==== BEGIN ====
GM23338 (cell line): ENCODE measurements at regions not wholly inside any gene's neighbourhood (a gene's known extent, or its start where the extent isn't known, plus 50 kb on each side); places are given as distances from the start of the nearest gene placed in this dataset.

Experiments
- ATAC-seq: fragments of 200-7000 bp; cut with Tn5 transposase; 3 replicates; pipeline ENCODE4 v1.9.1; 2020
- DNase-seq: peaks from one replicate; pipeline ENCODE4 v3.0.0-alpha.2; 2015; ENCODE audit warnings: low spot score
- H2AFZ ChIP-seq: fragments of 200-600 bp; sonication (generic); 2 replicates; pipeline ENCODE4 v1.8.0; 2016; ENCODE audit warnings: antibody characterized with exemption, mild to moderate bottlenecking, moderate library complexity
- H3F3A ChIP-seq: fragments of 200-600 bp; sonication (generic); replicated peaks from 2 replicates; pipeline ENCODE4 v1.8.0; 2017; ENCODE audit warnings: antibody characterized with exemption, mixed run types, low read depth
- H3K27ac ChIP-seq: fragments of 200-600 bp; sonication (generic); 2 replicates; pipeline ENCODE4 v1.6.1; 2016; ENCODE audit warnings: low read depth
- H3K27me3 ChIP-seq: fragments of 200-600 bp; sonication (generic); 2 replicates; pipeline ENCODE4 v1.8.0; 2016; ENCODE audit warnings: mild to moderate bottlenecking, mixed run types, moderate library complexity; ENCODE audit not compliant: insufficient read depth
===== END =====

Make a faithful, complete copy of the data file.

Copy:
GM23338 (cell line): ENCODE measurements at regions not wholly inside any gene's neighbourhood (a gene's known extent, or its start where the extent isn't known, plus 50 kb on each side); places are given as distances from the start of the nearest gene placed in this dataset.

Experiments
- ATAC-seq: fragments of 200-7000 bp; cut with Tn5 transposase; 3 replicates; pipeline ENCODE4 v1.9.1; 2020
- DNase-seq: peaks from one replicate; pipeline ENCODE4 v3.0.0-alpha.2; 2015; ENCODE audit warnings: low spot score
- H2AFZ ChIP-seq: fragments of 200-600 bp; sonication (generic); 2 replicates; pipeline ENCODE4 v1.8.0; 2016; ENCODE audit warnings: antibody characterized with exemption, mild to moderate bottlenecking, moderate library complexity
- H3F3A ChIP-seq: fragments of 200-600 bp; sonication (generic); replicated peaks from 2 replicates; pipeline ENCODE4 v1.8.0; 2017; ENCODE audit warnings: antibody characterized with exemption, mixed run types, low read depth
- H3K27ac ChIP-seq: fragments of 200-600 bp; sonication (generic); 2 replicates; pipeline ENCODE4 v1.6.1; 2016; ENCODE audit warnings: low read depth
- H3K27me3 ChIP-seq: fragments of 200-600 bp; sonication (generic); 2 replicates; pipeline ENCODE4 v1.8.0; 2016; ENCODE audit warnings: mild to moderate bottlenecking, mixed run types, moderate library complexity; ENCODE audit not compliant: insufficient read depth